How CRE Firms Can Stay Agile in 2019

Perspectives from veteran Deloitte advisers on capital flows, technology and other issues that will shape the industry next year.

Every year, Deloitte develops an outlook outlining trends for the next year in the CRE sector. Last year, we advised CRE firms to get on the innovation bandwagon to avoid being outcompeted (see our December 2017 column, “Catch the Wave: Three Tips from Deloitte for Success in 2018”). While the accelerating pace of disruption always demands attention, it’s important to note that investors are increasingly taking notice—upping the stakes for CRE firms to change their mindsets and embrace change in 2019.

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To help CRE companies fine-tune their approach to change, we decided to dig deeper into the factors that are influencing investment decisions in our 2019 outlook report.  Representing a diverse range of asset sizes and property types, our survey of 500 global investors reveals the following key themes:

  • Led by investors based in the U.S., Germany and Canada, a large proportion of respondents plan to increase their capital commitment to CRE.
  • Nontraditional assets, such as mixed-use properties, and new business models, like flexible leases and spaces, are expected to attract increased allocations.
  • Many of those surveyed expect to prioritize their investments in existing and potential investee companies that respond rapidly to changes in business models and adopt a variety of technologies to make buildings future-ready.
  • Participants expect technological advances to have a significant impact on legacy properties within the next three years.
  • The volume of capital flowing into CRE assets is poised to rise in 2019: 97 percent of investors plan to increase their commitment over the next 18 months. That raises some crucial questions. From the investor’s perspective, what are the most agile firms doing differently? What are they doing better? And how can CRE companies leverage those insights to drive performance in their own businesses?

Here’s some of what they had to say.

CRE firms should prioritize adoption of emerging technologies.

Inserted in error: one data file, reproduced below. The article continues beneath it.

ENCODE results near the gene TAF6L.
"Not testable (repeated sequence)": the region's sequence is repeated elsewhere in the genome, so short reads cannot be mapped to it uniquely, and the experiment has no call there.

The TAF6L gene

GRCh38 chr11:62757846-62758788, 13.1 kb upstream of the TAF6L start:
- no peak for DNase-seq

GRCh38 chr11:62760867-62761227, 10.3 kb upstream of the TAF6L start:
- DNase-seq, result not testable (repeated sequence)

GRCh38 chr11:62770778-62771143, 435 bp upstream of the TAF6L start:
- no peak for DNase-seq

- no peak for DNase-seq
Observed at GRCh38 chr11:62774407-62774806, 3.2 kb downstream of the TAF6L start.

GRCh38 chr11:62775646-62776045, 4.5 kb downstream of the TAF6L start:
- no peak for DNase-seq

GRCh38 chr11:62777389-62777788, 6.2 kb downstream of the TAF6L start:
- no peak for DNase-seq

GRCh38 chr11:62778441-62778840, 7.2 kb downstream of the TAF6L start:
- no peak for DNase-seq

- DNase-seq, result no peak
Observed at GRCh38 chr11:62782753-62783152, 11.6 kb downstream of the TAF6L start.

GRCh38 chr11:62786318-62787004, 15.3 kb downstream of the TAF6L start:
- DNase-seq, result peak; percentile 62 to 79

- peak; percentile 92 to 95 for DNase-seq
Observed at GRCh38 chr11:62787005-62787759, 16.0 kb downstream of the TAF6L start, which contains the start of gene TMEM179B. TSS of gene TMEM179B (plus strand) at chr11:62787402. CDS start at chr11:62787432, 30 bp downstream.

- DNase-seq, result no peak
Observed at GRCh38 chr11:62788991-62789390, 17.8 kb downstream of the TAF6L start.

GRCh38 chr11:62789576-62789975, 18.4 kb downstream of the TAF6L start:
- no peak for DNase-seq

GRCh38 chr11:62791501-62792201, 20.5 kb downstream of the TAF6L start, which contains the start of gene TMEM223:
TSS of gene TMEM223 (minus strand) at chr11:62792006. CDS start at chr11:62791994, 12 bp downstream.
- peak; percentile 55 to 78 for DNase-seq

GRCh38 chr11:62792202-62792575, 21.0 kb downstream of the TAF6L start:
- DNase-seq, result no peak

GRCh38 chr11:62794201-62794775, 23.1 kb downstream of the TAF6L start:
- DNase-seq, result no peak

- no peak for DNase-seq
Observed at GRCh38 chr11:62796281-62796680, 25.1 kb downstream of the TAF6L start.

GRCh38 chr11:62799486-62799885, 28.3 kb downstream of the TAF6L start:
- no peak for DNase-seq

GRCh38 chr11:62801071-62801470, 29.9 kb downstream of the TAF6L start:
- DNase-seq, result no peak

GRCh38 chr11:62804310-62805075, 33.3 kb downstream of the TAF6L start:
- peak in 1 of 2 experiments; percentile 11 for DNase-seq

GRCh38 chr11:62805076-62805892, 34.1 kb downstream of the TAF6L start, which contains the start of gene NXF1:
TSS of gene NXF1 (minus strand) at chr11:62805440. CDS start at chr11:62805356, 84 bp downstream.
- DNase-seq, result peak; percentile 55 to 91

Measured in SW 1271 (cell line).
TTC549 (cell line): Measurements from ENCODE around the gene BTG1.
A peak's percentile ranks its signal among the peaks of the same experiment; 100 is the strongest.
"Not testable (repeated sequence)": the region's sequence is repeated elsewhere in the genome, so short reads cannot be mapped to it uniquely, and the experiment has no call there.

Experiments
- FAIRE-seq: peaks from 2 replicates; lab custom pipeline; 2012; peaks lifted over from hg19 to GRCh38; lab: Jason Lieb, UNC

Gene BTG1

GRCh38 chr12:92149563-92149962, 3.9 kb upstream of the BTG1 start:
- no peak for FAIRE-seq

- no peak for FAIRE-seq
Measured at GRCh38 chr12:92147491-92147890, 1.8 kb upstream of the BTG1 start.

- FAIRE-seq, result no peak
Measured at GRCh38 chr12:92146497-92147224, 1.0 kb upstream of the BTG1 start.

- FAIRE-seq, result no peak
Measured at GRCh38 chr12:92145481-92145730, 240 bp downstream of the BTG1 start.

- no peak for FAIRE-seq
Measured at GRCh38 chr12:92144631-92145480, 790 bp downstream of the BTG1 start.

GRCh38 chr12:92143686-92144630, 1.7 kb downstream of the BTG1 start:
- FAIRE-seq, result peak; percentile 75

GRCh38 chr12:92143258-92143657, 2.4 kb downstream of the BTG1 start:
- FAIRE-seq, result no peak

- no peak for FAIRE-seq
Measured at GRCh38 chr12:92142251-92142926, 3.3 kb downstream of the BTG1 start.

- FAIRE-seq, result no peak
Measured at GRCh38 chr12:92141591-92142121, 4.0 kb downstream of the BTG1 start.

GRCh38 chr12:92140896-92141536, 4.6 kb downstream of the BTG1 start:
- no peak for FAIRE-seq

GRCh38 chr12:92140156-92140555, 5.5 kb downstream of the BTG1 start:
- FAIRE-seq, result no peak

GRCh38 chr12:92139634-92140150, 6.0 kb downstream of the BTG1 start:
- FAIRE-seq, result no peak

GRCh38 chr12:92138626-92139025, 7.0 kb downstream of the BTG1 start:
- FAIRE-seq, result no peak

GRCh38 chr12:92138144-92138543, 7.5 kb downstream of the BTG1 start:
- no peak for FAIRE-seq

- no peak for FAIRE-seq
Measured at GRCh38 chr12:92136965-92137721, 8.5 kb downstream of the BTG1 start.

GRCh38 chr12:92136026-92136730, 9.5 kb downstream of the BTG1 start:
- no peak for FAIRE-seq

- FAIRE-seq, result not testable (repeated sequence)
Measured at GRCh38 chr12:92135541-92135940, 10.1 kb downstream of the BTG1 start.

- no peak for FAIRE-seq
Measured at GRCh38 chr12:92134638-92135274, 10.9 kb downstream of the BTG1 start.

Among investors, the CRE industry has long been thought of as a laggard when it comes to adopting technology. But with 84 percent of investors reporting that portfolio companies should prioritize the use of technologies like predictive analytics, companies can no longer afford to fall behind. CRE owners should consider prioritizing technologies like business intelligence and IoT; 83 percent and 55 percent of investors, respectively, say they want companies to increase their focus on those areas in order to make their buildings future-ready.

CRE firms should get more proactive on cyber risk management.

Technology is, unfortunately, a double-edged sword that CRE companies must handle with care. Fifty-three percent of investors report that rapid IT changes and rising complexities in the sector are the top challenges for managing cyber risk, and 66 percent are only somewhat satisfied with companies’ preparedness against cyberattacks. To get more proactive on cyber risk management, CRE companies can give their boards more accountability, conduct regular cyber risk assessments and enhance employee awareness.

Investors will be looking closely at these factors as they assess capital allocation to the CRE sector in 2019, and CRE companies should be prepared to adapt to their expectations. While some companies may stick to more traditional business models, many competitors will forge ahead – and it’s those firms that will ultimately claim available investment dollars.

Steve-Bandolik
Steven Bandolik

Steven Bandolik is a managing director with Deloitte Services LP and a senior leader in Deloitte’s real estate practice. He provides advisory services in the debt and equity capital markets, corporate finance, mergers and acquisitions, investments, strategy, restructuring and reorganization, and asset recovery. Bandolik brings more than 30 years of effective, hands-on real estate investment, finance, development, and asset/property management experience, both as a leader and as a strategic advisor.

Jim Berry

Jim Berry is a partner of Deloitte & Touche LLP and the leader of its U.S. real estate practice. He has more than 32 years of experience serving companies in the real estate, construction and hospitality industries.

Surabhi Kejriwal
Surabhi Kejriwal

Surabhi Kejriwal is the Real Estate research leader at the Deloitte Center for Financial Services where she is responsible for driving eminence and thought leadership for the real estate practice.

Read the November 2018 issue of CPE.